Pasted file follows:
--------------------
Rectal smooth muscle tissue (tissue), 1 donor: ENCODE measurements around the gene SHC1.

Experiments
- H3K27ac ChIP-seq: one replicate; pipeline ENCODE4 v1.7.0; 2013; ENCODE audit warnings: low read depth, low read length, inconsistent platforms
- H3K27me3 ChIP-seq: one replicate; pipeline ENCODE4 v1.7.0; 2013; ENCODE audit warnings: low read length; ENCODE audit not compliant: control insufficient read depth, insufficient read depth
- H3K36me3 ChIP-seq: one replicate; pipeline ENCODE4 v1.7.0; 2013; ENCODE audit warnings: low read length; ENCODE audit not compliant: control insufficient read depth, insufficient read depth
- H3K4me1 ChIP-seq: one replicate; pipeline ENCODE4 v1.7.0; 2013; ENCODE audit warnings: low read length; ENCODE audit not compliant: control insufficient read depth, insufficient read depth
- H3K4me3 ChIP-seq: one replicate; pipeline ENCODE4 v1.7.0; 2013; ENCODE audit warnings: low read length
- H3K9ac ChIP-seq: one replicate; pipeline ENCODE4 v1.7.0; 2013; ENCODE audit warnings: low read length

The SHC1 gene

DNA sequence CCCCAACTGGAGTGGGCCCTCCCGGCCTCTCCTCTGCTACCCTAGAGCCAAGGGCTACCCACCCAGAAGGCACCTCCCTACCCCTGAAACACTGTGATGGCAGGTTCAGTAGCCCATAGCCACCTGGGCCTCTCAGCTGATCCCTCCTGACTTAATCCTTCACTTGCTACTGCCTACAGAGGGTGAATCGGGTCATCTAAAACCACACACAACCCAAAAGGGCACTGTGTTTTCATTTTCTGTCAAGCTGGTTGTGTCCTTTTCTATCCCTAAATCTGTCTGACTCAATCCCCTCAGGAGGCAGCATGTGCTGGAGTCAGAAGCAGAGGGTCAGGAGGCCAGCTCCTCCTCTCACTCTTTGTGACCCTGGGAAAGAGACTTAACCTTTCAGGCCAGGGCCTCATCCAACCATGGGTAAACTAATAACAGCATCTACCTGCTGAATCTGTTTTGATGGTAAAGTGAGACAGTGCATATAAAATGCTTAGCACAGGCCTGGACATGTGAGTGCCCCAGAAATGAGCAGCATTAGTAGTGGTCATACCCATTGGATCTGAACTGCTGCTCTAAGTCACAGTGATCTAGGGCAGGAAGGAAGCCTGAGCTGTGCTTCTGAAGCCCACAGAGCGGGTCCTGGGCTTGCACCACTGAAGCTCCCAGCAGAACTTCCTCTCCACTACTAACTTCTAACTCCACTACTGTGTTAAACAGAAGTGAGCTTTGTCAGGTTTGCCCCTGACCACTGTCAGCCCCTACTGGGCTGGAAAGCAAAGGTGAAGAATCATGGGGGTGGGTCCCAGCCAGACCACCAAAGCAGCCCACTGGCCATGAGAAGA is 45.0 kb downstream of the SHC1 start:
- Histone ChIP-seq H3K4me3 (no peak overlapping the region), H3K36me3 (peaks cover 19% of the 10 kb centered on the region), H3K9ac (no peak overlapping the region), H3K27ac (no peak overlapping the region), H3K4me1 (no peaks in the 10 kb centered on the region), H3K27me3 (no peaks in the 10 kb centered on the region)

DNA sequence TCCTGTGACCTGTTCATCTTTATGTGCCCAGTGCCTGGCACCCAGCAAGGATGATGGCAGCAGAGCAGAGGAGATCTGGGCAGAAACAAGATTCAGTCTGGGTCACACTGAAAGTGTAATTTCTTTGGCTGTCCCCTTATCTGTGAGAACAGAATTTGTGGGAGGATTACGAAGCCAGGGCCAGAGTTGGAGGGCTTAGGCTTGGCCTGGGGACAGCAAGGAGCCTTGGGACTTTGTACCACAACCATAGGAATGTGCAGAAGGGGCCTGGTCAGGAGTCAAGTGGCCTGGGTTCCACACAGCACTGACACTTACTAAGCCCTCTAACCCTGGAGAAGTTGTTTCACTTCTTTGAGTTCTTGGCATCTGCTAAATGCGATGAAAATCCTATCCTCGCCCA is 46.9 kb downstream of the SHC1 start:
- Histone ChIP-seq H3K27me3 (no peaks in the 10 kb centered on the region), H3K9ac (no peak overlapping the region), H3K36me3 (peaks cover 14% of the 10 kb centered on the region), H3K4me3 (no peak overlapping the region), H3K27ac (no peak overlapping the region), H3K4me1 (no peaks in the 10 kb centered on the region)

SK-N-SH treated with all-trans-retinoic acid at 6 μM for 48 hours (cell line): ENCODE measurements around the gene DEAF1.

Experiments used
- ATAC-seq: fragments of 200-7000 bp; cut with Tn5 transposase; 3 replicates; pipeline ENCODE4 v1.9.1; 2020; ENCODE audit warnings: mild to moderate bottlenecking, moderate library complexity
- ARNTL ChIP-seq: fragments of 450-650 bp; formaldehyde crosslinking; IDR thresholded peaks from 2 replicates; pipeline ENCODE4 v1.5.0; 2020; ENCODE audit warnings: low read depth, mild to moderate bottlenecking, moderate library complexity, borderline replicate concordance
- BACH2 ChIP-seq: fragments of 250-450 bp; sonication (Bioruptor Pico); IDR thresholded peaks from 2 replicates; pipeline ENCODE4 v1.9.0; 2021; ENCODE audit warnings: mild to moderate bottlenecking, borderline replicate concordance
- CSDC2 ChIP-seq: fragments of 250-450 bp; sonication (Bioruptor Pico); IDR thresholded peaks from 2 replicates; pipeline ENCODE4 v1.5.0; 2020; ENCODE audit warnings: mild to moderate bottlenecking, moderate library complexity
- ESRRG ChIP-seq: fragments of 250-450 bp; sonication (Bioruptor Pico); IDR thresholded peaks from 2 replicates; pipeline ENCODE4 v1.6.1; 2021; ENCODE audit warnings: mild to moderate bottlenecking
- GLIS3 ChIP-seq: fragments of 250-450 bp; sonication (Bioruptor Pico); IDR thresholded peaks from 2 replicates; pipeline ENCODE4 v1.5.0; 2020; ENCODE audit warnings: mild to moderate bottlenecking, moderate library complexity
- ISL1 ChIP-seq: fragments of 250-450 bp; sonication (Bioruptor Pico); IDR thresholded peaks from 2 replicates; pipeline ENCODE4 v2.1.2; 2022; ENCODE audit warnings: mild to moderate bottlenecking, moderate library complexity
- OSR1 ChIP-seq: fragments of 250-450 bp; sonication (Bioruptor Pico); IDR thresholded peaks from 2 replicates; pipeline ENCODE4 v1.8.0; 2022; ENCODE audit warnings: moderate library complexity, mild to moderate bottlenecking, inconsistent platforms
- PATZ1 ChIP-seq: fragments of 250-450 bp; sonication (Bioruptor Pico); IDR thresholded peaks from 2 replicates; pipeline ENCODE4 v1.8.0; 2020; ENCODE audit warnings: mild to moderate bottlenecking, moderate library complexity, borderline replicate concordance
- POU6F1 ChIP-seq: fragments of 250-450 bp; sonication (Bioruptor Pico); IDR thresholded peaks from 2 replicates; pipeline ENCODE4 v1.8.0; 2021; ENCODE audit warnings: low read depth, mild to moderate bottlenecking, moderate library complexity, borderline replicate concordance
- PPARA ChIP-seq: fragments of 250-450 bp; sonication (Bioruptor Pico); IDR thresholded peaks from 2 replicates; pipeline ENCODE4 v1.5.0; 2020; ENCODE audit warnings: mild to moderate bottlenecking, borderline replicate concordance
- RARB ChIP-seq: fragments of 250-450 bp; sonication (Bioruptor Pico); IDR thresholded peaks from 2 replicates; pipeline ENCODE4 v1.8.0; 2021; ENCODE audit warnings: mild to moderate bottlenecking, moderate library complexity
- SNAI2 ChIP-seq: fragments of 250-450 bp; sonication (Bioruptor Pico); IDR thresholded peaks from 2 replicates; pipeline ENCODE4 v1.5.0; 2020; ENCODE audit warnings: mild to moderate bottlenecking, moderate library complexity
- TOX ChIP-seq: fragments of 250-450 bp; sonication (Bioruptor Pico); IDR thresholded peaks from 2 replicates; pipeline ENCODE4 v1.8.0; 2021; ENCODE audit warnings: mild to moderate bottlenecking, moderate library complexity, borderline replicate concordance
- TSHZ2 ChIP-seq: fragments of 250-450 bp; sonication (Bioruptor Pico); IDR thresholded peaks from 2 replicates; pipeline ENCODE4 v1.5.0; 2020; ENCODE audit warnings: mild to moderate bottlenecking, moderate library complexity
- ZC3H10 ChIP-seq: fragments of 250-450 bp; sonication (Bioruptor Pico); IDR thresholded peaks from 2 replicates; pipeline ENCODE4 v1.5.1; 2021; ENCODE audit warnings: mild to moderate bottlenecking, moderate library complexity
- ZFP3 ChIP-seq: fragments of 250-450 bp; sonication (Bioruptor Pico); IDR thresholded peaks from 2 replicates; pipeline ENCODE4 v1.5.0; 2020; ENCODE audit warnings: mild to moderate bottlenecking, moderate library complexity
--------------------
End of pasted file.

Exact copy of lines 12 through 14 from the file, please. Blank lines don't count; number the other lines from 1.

DNA sequence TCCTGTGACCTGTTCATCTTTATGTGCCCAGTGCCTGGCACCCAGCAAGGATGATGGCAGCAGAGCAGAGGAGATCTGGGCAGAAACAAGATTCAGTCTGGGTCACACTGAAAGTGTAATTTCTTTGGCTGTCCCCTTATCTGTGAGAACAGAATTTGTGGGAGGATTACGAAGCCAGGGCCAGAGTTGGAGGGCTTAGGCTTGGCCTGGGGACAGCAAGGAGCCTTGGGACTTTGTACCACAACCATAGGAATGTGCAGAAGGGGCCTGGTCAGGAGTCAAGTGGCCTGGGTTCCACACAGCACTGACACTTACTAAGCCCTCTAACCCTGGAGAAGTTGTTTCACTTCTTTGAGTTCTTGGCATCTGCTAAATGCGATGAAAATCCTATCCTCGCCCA is 46.9 kb downstream of the SHC1 start:
- Histone ChIP-seq H3K27me3 (no peaks in the 10 kb centered on the region), H3K9ac (no peak overlapping the region), H3K36me3 (peaks cover 14% of the 10 kb centered on the region), H3K4me3 (no peak overlapping the region), H3K27ac (no peak overlapping the region), H3K4me1 (no peaks in the 10 kb centered on the region)

SK-N-SH treated with all-trans-retinoic acid at 6 μM for 48 hours (cell line): ENCODE measurements around the gene DEAF1.